Neuroscience graduate students organize and are involved in a numerous and varied outreach activities to share knowledge of the brain and neuroscience with the community.
Brain Week Rhode Island
Brain Awareness Week takes place every year in March, and is a global effort to increase public awareness of the benefits of and advances in brain research. As part of that effort, Brown students work closely with the Cure Alliance for Mental Illness, which organizes a full program of events for Brain Week, including panel discussions about mental illness, movie/documentary screenings, and showcases of the research happening in Rhode Island. Graduate students lead many visits to local schools in anticipation of Brain Week, and are particularly involved in the Brown Brain Fair and Brain Art Fair. See descriptions below.
In the weeks leading up to Brain Week, graduate students and postdocs doing neuroscience research at Brown visit middle school and high school classrooms in the wider community. The grade-school students get to handle and touch plastinated human brains, while Brown neuroscientists explain core functions of the brain, and their own research. These visits are meant to inspire awareness and interest in science, and students are encouraged to ask questions and follow up at Brain Week events later in the month.
Brown Brain Fair
The Brown Brain Fair brings together more than 20 labs, organizations and institutes to showcase their research in fun and family-friendly ways. Graduate students often arrange booths to give a glimpse into the work their lab does, allowing members of the community to learn how optical illusions work, look at neurons through a microscope, or experience virtual reality, for example. Every year, more than 600 people come to the event!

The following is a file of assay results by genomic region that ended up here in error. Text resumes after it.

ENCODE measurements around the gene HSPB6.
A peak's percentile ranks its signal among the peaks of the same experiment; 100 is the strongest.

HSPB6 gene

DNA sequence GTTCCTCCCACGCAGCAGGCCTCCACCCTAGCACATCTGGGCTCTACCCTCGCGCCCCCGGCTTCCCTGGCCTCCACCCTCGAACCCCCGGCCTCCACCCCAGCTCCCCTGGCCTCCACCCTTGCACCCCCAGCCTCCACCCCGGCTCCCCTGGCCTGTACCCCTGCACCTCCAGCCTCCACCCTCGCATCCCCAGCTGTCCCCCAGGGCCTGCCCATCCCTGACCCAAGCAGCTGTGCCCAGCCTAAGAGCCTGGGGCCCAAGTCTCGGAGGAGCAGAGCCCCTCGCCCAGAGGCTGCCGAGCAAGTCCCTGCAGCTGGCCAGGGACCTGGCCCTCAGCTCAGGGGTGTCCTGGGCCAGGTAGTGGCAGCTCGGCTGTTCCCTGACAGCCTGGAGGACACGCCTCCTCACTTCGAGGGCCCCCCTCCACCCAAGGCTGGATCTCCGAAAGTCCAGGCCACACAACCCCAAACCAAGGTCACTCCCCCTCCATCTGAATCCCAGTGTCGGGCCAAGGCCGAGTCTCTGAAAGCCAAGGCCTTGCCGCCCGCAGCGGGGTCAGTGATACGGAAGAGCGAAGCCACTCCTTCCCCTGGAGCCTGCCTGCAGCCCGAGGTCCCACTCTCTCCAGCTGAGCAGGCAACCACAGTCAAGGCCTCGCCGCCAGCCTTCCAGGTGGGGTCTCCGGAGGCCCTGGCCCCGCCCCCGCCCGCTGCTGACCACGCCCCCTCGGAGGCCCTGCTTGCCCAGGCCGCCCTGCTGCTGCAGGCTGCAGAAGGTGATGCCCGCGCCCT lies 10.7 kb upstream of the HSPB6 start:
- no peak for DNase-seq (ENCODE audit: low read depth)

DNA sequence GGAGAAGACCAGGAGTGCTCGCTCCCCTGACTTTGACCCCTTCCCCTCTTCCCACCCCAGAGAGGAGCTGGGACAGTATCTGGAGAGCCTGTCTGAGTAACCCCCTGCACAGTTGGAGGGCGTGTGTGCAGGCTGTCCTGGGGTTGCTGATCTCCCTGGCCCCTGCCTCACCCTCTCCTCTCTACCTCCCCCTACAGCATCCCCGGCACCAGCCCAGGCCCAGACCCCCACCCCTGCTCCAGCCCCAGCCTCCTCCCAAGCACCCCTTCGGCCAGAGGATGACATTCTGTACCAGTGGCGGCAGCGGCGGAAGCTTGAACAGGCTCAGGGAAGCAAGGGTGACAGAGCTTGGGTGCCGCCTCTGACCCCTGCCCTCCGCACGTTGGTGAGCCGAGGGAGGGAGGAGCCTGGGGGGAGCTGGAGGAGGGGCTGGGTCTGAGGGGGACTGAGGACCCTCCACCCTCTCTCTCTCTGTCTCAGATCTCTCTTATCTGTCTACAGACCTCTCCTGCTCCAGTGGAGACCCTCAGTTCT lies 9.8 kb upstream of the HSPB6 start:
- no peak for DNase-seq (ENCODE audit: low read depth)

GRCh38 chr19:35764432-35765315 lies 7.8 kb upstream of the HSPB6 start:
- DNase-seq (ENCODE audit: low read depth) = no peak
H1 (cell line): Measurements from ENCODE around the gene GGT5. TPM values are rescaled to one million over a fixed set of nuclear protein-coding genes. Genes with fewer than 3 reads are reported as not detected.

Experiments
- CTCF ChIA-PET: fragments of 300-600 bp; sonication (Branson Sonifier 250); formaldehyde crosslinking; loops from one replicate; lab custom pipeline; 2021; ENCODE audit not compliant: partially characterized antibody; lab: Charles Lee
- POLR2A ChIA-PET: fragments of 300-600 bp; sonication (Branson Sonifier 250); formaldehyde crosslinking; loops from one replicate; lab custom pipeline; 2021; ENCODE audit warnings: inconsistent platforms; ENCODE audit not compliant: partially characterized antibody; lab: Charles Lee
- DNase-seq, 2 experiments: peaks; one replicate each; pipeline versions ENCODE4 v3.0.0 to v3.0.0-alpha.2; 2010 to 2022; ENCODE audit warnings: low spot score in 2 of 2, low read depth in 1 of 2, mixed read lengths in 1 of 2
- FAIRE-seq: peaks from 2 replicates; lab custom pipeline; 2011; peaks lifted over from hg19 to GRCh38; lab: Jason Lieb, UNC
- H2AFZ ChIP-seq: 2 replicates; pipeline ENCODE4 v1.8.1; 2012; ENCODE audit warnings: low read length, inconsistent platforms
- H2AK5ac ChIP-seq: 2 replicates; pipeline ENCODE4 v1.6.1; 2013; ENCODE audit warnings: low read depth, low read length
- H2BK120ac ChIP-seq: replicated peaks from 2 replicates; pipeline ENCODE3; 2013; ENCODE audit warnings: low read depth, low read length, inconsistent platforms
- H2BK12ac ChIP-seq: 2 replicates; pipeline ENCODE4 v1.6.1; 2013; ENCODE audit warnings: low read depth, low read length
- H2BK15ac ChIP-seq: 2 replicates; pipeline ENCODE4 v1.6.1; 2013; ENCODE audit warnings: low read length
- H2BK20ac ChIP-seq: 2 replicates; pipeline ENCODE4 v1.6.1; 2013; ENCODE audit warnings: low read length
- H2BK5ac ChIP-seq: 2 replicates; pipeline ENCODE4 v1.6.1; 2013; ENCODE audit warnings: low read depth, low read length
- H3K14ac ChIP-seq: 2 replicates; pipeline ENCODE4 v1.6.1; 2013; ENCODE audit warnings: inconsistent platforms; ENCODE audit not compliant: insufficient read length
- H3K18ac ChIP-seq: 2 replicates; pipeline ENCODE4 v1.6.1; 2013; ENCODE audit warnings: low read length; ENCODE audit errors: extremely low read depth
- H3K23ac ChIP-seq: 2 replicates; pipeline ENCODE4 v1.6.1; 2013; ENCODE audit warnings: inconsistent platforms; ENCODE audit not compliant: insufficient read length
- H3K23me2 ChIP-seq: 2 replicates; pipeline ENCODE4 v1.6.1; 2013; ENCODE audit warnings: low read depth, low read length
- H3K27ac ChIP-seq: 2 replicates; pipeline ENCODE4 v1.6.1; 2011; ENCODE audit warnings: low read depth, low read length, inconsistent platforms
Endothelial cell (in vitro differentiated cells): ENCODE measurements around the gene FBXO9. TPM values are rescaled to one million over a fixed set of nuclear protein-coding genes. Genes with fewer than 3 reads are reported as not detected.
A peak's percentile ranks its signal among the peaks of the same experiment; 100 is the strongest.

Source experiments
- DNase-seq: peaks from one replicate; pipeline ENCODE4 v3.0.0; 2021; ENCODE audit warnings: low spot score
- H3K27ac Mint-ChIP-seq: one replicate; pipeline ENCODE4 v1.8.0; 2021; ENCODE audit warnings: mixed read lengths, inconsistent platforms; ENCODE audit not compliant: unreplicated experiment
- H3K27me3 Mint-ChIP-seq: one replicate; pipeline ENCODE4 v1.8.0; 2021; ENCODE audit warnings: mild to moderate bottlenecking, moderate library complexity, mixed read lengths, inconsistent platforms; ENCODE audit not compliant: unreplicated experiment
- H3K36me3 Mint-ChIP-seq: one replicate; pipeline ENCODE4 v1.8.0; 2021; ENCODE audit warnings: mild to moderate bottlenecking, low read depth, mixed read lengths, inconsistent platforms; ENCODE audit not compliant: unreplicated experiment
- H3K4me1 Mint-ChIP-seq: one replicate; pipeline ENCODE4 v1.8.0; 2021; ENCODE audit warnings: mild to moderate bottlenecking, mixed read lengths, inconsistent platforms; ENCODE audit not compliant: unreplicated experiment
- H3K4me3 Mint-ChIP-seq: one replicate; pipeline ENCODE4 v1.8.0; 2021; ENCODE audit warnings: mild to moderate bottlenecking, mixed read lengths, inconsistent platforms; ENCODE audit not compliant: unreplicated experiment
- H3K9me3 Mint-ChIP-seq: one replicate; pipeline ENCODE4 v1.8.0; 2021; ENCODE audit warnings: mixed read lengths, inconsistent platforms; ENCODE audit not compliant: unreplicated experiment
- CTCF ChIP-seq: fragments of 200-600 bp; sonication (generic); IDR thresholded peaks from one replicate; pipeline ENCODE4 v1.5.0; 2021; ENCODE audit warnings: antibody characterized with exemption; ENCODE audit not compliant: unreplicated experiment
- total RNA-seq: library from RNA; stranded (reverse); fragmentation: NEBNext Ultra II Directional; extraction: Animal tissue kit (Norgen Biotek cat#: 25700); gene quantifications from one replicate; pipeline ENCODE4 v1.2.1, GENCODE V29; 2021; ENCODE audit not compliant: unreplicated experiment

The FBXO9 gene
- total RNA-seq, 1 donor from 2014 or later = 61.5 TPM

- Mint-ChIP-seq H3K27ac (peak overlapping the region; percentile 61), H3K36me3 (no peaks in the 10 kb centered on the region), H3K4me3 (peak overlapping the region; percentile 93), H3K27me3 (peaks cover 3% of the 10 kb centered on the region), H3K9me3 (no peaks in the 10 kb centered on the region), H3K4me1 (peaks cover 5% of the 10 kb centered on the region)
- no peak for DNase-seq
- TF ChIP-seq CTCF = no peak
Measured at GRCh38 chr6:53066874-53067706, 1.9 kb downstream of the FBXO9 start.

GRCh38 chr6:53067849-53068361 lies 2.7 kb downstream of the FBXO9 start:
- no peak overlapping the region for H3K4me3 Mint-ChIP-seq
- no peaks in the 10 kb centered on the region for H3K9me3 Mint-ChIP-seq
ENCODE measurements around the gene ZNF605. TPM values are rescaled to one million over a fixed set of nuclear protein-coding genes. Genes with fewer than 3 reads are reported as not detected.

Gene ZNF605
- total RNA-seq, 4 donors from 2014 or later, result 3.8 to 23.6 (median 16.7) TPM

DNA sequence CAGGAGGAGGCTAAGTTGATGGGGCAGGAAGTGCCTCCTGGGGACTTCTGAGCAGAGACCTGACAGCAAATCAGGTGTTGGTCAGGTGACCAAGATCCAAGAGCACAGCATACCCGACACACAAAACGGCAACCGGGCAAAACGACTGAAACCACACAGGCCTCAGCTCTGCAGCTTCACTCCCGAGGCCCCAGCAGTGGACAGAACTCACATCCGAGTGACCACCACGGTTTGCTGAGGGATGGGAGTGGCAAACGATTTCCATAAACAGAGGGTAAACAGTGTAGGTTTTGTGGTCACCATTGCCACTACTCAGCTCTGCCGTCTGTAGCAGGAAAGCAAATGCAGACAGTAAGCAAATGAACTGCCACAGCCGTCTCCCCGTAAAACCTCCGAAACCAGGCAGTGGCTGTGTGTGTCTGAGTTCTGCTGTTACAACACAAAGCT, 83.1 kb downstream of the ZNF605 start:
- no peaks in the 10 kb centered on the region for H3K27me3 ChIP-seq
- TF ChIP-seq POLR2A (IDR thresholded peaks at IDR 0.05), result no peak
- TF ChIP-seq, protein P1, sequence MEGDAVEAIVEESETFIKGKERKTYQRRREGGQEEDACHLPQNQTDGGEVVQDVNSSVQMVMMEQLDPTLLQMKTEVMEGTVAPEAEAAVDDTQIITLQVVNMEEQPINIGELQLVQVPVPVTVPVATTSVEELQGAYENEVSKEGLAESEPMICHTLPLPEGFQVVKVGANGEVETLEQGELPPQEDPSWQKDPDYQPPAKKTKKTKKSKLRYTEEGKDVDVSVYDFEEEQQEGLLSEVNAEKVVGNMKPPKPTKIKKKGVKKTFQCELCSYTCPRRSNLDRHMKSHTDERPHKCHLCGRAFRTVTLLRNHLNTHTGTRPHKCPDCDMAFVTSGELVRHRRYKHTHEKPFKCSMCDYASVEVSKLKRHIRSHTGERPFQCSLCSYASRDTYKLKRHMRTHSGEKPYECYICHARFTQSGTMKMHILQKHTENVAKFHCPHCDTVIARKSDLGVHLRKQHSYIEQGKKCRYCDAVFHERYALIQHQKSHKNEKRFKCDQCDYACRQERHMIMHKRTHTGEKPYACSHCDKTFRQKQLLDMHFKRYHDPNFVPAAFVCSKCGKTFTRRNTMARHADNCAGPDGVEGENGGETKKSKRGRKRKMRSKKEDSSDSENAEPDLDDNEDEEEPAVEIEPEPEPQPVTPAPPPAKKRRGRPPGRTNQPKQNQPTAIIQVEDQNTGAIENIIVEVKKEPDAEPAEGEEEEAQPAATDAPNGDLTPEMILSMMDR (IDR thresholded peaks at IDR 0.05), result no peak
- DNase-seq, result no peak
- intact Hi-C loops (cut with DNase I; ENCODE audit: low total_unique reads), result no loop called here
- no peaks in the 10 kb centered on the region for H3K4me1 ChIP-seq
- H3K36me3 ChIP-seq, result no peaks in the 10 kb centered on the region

Brain Art Fair
The Brain Art Fair, arranged by graduate students, is meant to promote creative expression of the mind and brain through artistic representation and exploration. The hope is to inspire the spirit of inquiry in children and adults by making the sciences accessible. Students and members of the community submit brain-inspired art, and enjoy hands-on art and science exhibits.
Brain Bee is an international neuroscience competition designed to introduce high school students to the field of Neuroscience. Brown hosts a local Brain Bee competition during which, students are tested on their knowledge of various aspects of the brain, such as learning and memory, sleep, addiction, movement, and neurological disorders. Winners or the Brown Brain Bee move on to the National Brain Bee, sponsored by the Society for Neuroscience. Graduate students work with Brown undergrads to organize the event, host review sessions for entrants, and judge the competition.
BrainStation: Brain Science in the Elementary School Classroom
Brain science is not addressed thoroughly in the United States education system, yet the brain and nervous system are critical for guiding and controlling our behavior. BrainStation’s mission is to introduce children to the basics of brain science in a fun and entertaining way, so that human behavior and mental health are a little less mysterious. Elementary schoolers get to handle model brains, ask questions about basic brain function, and color worksheets designed to solidify their new knowledge. BrainStation was created by a current Neuroscience graduate student, and graduate students lead classroom visits throughout the year.